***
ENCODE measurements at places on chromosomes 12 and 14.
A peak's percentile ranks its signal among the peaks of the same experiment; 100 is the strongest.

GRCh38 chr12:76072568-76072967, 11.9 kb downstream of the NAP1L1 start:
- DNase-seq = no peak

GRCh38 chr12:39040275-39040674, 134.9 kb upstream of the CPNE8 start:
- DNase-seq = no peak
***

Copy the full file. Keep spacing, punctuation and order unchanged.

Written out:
ENCODE measurements at places on chromosomes 12 and 14.
A peak's percentile ranks its signal among the peaks of the same experiment; 100 is the strongest.

GRCh38 chr12:76072568-76072967, 11.9 kb downstream of the NAP1L1 start:
- DNase-seq = no peak

GRCh38 chr12:39040275-39040674, 134.9 kb upstream of the CPNE8 start:
- DNase-seq = no peak